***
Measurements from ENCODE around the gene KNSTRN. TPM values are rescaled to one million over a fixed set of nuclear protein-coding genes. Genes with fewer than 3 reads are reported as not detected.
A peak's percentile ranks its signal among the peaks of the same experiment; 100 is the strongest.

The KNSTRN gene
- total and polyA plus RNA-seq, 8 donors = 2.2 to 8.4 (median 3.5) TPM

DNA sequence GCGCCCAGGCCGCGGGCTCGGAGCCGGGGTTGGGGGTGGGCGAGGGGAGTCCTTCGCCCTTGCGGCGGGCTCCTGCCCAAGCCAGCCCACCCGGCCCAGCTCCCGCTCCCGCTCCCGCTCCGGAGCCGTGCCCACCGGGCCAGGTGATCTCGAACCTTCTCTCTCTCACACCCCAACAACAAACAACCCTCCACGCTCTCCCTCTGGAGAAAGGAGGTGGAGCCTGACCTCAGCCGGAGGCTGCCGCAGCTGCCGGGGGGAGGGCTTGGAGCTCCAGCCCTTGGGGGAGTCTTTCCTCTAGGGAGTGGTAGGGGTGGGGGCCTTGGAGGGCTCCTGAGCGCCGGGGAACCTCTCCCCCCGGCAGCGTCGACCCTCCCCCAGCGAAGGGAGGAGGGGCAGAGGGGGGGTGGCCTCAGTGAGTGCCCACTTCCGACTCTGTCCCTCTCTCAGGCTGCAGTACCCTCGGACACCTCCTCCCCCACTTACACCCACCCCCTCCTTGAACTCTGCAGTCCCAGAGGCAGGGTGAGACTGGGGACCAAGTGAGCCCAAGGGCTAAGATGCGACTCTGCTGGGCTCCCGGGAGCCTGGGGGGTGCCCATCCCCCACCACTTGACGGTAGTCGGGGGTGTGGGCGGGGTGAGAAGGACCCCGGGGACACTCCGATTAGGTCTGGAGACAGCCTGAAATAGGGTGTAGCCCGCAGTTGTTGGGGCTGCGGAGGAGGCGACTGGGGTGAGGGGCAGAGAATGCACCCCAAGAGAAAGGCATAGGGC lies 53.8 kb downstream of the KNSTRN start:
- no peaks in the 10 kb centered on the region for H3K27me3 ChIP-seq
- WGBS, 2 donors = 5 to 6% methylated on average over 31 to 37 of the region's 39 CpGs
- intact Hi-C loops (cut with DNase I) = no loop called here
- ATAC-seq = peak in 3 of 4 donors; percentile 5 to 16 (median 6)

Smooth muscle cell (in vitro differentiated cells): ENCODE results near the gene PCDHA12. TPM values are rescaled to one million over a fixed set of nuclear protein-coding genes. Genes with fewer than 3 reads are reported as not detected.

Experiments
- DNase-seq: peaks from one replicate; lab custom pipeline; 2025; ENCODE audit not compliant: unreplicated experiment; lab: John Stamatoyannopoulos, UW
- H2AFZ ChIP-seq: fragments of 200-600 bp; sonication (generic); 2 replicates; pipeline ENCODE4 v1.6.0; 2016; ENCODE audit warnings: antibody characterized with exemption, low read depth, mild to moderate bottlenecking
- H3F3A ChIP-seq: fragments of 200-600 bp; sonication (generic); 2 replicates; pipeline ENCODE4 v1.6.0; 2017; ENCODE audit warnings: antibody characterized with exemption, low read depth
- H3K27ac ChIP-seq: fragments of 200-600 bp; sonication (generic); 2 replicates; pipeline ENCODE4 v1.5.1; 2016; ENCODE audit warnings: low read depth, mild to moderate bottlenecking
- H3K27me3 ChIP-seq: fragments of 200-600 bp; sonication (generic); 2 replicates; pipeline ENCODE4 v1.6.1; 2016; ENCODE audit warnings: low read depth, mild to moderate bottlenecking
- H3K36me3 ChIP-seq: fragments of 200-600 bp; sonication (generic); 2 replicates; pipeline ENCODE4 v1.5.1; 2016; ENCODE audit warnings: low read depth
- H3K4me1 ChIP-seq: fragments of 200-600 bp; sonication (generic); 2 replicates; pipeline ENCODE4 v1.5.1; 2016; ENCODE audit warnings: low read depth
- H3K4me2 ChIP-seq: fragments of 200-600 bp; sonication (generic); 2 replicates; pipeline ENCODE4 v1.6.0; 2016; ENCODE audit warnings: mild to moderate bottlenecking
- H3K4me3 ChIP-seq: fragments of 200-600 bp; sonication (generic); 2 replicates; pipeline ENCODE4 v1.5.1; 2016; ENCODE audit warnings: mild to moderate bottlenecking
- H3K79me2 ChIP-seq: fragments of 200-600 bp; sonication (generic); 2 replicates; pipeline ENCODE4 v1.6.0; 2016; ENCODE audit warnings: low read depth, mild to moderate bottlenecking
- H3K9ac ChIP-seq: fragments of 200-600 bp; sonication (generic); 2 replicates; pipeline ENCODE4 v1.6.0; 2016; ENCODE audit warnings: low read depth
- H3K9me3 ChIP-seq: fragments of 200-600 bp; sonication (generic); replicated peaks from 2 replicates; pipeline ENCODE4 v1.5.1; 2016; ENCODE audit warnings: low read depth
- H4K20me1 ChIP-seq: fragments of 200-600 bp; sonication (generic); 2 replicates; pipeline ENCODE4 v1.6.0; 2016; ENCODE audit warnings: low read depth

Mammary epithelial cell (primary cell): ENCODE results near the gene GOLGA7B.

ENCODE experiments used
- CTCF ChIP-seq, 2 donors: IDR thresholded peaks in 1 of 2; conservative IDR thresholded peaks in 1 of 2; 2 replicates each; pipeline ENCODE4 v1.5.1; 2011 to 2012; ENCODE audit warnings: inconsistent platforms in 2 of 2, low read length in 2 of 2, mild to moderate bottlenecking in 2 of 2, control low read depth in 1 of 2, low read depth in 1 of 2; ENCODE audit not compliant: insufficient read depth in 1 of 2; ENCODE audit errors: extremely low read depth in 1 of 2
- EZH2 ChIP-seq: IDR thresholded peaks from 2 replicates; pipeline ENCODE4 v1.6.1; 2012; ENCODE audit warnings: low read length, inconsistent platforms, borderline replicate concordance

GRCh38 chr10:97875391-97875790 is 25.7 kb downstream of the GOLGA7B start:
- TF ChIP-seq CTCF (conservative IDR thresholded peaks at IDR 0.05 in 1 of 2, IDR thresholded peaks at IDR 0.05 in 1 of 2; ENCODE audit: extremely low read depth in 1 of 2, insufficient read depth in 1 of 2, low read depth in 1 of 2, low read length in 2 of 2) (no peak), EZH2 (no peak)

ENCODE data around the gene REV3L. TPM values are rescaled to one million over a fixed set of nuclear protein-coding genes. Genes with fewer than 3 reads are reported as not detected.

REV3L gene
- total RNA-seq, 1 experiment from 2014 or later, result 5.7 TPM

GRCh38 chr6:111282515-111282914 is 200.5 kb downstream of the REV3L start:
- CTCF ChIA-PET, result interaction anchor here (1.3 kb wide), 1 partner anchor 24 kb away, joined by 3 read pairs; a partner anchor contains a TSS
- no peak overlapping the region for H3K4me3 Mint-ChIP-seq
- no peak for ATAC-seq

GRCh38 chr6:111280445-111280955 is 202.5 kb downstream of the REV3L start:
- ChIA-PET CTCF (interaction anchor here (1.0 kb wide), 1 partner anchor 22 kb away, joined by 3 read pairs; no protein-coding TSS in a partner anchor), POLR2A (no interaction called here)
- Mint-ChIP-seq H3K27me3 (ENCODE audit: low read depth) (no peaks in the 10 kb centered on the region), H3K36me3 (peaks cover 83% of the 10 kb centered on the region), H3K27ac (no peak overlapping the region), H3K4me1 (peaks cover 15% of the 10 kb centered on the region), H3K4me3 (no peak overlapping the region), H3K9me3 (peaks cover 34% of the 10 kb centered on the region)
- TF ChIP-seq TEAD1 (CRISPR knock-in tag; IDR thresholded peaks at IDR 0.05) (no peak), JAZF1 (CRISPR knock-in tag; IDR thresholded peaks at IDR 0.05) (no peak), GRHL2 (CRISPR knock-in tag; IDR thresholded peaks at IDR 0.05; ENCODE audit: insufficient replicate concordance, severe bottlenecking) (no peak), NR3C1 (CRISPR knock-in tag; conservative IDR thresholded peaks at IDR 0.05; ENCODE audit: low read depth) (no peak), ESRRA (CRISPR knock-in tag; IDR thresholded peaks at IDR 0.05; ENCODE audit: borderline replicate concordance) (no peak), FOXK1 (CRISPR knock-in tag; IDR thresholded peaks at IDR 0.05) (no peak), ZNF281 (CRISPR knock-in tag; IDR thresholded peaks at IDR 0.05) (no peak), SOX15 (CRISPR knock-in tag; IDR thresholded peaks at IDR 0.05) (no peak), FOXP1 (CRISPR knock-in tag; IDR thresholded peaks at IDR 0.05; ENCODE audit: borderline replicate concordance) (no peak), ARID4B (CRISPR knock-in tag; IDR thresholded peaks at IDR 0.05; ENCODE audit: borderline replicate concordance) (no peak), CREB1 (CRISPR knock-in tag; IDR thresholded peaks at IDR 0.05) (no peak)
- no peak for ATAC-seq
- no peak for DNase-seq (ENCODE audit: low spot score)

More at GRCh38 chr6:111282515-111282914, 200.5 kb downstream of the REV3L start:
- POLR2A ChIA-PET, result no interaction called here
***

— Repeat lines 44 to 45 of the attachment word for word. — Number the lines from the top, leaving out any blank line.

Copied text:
More at GRCh38 chr6:111282515-111282914, 200.5 kb downstream of the REV3L start:
- POLR2A ChIA-PET, result no interaction called here